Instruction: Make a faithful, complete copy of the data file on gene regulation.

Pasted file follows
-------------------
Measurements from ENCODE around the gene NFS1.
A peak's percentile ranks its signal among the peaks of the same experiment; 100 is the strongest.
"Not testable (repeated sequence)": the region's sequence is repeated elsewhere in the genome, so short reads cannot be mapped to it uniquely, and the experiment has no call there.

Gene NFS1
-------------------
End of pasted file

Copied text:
Measurements from ENCODE around the gene NFS1.
A peak's percentile ranks its signal among the peaks of the same experiment; 100 is the strongest.
"Not testable (repeated sequence)": the region's sequence is repeated elsewhere in the genome, so short reads cannot be mapped to it uniquely, and the experiment has no call there.

Gene NFS1